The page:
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Get Inspired to Find Your Perfect Hue
No color whisperer on call? Our panel of experts weighs in to help you find your perfect hue.
Online "I always recommend clients spend time searching on Pinterest, Houzz or even Google Images," says Jonathan Scott, cohost of HGTV's Property Brothers and co-author of Dream Home: The Property Brothers' Ultimate Guide to Finding & Fixing Your Perfect House. "You'll start seeing common colors or themes of what you personally like emerge."
On the Road "When I'm on vacation, I'm always scouting paint colors in hotels and restaurants," says Cecily Mendell, designer and owner of Cecy J Interiors. "Ask what they used and be sure to write it down."
Magazines "Keep a dream file of magazine images that capture your emotion," says Susanna Salk, design expert, stylist and author of It's the Little Things. "Interior shots are great, but fashion spreads, ads and movie posters work wonders too."
Nature "Lately I've been drawn to faded palettes—nudes, heathered lavenders, gray blues and sage greens with a hit of blackberry to accent the combination—the kind of hues you would find in a bouquet of cream-colored peonies, jackpot blue thistle and eucalyptus," says Kishani Perera, designer and author of Vintage Remix.
Textiles "The color combinations in ready-made patterned fabric can give you a good idea of what colors work together as a palette," says Monica Pedersen, designer and author of Make It Beautiful.
Carpet "You can definitely pull a color from a rug to paint your space," says designer Andrew Howard. "Don't get too matchy-matchy. Go a shade or two lighter, darker, duller or grayer to find something complementary."
Favorite Object or Collectible "I brought a pair of killer orange heels to the paint store and said, 'Let's make this a paint color,' " says Mendell. "I got a few raised eyebrows, but I think it'll be great on a chair or another accent piece for an upcoming project."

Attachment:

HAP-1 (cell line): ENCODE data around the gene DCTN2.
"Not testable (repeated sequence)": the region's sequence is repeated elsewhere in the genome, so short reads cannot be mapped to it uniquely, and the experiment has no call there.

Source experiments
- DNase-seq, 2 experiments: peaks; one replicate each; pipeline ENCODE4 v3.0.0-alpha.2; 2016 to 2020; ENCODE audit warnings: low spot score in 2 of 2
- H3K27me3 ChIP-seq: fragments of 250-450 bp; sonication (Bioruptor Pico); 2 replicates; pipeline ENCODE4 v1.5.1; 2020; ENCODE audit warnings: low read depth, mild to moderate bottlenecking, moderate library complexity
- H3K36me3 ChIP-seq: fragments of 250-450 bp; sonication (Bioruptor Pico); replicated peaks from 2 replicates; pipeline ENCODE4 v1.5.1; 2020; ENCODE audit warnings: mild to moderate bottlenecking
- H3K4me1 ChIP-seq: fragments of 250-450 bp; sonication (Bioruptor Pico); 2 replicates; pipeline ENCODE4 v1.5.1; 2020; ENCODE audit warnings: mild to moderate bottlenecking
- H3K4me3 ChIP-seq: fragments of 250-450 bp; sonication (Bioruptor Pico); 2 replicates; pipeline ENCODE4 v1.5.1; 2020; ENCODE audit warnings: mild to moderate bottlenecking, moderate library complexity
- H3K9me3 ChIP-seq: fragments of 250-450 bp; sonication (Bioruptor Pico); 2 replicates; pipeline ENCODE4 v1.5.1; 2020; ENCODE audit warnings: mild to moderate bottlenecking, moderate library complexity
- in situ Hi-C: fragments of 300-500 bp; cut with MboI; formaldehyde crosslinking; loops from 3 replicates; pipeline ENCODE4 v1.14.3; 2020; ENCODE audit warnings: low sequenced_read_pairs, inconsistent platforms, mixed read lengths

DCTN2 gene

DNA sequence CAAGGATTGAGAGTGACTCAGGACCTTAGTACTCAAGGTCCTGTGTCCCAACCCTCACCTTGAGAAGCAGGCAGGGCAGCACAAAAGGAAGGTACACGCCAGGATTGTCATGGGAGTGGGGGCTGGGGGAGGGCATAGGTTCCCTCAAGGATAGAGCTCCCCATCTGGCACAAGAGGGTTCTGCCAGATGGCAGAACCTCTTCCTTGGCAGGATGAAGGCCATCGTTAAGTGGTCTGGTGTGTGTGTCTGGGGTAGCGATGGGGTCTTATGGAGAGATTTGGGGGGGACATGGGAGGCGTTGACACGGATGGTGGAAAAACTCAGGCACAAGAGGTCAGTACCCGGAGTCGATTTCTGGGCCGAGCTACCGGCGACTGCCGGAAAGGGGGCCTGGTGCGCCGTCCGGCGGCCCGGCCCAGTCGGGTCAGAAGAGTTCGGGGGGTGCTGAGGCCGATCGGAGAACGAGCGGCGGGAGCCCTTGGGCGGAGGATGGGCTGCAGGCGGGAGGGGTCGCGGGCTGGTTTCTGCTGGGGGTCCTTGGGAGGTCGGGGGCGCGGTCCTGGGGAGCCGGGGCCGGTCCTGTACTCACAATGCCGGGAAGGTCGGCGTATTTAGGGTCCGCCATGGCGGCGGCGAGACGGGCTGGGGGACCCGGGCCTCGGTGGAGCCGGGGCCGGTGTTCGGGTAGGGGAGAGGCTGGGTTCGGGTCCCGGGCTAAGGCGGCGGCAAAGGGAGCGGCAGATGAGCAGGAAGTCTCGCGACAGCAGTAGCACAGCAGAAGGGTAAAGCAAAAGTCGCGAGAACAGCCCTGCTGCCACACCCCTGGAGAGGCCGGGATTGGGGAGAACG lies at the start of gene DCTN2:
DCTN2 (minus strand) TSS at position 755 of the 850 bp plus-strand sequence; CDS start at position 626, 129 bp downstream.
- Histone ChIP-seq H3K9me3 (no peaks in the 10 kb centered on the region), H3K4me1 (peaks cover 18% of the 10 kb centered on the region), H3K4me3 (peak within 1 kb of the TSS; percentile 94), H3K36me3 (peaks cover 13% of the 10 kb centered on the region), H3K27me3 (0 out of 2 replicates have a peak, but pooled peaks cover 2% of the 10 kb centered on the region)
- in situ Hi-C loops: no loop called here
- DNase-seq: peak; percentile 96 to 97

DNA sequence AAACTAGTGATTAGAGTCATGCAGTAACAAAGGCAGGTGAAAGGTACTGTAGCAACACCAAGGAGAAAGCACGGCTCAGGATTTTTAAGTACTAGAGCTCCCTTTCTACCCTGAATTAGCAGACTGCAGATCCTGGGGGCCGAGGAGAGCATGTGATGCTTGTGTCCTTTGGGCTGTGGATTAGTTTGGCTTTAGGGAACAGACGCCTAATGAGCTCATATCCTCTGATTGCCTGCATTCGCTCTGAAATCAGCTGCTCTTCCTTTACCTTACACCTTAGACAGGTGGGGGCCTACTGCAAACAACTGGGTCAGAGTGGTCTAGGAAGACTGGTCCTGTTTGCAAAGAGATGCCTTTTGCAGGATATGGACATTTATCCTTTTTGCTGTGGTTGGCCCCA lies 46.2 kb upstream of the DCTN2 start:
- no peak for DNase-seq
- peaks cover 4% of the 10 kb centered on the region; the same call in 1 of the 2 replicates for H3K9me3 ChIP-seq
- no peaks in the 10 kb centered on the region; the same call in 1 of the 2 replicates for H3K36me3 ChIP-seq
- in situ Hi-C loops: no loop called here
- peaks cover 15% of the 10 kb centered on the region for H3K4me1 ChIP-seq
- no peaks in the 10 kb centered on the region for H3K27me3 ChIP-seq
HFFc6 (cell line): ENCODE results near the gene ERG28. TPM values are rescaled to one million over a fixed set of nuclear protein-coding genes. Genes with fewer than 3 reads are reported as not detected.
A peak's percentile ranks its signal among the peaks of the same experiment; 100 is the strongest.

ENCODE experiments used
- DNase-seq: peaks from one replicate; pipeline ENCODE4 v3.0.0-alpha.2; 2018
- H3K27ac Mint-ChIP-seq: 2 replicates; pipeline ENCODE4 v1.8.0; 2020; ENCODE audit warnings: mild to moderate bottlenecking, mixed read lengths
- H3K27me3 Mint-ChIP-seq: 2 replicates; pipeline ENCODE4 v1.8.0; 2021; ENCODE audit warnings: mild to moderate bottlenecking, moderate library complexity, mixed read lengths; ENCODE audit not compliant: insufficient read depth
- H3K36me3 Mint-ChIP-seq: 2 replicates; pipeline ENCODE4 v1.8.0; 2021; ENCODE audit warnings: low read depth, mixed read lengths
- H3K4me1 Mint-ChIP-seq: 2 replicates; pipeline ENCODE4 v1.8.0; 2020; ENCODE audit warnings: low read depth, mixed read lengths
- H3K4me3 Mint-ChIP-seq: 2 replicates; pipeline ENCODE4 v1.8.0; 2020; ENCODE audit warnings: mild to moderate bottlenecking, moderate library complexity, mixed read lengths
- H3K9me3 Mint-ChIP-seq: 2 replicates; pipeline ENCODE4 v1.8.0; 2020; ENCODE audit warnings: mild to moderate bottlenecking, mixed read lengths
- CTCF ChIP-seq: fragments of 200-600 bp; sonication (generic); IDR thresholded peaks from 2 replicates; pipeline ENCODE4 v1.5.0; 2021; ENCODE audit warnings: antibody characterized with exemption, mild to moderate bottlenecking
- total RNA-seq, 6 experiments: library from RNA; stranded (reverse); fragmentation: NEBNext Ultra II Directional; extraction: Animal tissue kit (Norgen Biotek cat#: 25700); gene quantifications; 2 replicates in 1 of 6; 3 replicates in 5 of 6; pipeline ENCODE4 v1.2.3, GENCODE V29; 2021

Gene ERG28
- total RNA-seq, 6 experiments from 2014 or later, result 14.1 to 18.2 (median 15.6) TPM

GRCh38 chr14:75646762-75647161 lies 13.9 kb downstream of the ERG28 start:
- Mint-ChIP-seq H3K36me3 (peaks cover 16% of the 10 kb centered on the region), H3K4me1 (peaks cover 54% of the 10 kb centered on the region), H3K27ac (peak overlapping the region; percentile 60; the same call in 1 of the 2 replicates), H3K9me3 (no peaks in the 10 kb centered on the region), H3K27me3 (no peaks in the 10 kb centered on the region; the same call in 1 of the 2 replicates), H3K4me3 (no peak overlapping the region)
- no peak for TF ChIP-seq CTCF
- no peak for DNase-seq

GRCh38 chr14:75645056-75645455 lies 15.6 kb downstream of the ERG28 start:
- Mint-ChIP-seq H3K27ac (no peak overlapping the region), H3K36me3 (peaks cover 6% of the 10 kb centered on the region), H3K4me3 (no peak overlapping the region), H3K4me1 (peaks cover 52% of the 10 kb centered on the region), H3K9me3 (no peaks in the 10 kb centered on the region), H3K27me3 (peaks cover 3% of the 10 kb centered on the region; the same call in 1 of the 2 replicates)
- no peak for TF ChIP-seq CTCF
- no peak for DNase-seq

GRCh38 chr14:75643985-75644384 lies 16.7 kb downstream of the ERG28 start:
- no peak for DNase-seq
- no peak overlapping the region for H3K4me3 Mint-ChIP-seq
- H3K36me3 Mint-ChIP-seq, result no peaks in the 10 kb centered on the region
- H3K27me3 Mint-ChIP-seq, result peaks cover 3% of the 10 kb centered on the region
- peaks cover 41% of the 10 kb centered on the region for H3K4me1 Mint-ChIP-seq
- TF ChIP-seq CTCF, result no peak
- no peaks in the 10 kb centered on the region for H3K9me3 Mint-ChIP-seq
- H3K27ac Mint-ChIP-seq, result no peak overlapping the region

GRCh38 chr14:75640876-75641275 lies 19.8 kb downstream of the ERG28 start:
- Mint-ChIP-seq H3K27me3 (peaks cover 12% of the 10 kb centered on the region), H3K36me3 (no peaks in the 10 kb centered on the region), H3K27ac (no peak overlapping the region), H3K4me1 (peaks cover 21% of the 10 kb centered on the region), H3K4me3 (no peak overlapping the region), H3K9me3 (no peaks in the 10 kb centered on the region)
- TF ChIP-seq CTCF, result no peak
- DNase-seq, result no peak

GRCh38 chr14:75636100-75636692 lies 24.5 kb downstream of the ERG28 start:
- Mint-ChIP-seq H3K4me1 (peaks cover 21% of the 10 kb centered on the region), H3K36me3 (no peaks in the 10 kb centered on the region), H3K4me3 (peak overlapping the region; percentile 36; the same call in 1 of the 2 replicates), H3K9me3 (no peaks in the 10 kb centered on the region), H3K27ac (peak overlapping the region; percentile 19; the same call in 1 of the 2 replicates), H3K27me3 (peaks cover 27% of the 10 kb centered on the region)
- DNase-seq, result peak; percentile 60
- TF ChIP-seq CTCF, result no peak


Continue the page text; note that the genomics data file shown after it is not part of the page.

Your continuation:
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No-Fail Favorite Paint Colors
Because playing favorites isn't always bad: five shades the pros use time and time again.
- Serene Scene "This green-blue (Farrow and Ball Green Blue (84)) is gender neutral and easy on the eyes, so it's my go-to for bedrooms," says Nicole Gibbons, interior designer and founder of sohautestyle.com.
- 50 Shades of Gray "Gray's not going anywhere," says Scott McGillivray, real estate expert and host of DIY Network's Income Property. "Sherwin-Williams Reflection (SW-7661) is the perfect neutral for a living room, whether your furnishings are classic or contemporary."
- Not So Mellow Yellow "You can't go wrong with a white kitchen with bright yellow accents (Benjamin Moore Hawthorne Yellow (HC-4))—the look is cheerful and energizing," says Young Huh, designer and trend forecaster for the National Kitchen and Bath Association (NKBA).
- Rethink Pink "Benjamin Moore Paisley Pink (1261) is sophisticated and not too sticky sweet," says Susan Hable, artist, textile designer and author of A Colorful Home. "I've used this shade at different times in my office and dining room and even in a sitting room. It always creates this nice glow."
- Feeling Blue "A powder room is like a little jewel box, so why not go dark and dramatic?" says designer Mona Ross Berman, owner of Mona Ross Berman Interiors. "Navy walls are amazing with gray or lavender." We recommend Valspar Mystified (4011-8).
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3 Paint Color Trends to Try
Stay ahead of the color curve with these unexpected ideas.
Looking Up "A bold painted ceiling is the new accent wall and packs far more personality," says Dee Schlotter, senior color marketing manager at Olympic Paints and Stains. Above about 9 feet, you can start experimenting with more dramatic colors. The higher the ceiling, the darker you can go.
Deep Impact "Dark gray-browns and blacks have started popping up on interior baseboards, molding and window frames," says Sarah Fishburne, director of trend and design for The Home Depot. "These colors really accentuate your trim and millwork against neutral walls."
Monochrome Moment "Painting your molding the same shade as your walls is super chic," says Genevieve Gorder, designer, TV host and color ambassador for Valspar paint. "The continuity of color allows your artwork, furniture and plants to really pop."
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Order of (Paint) Operations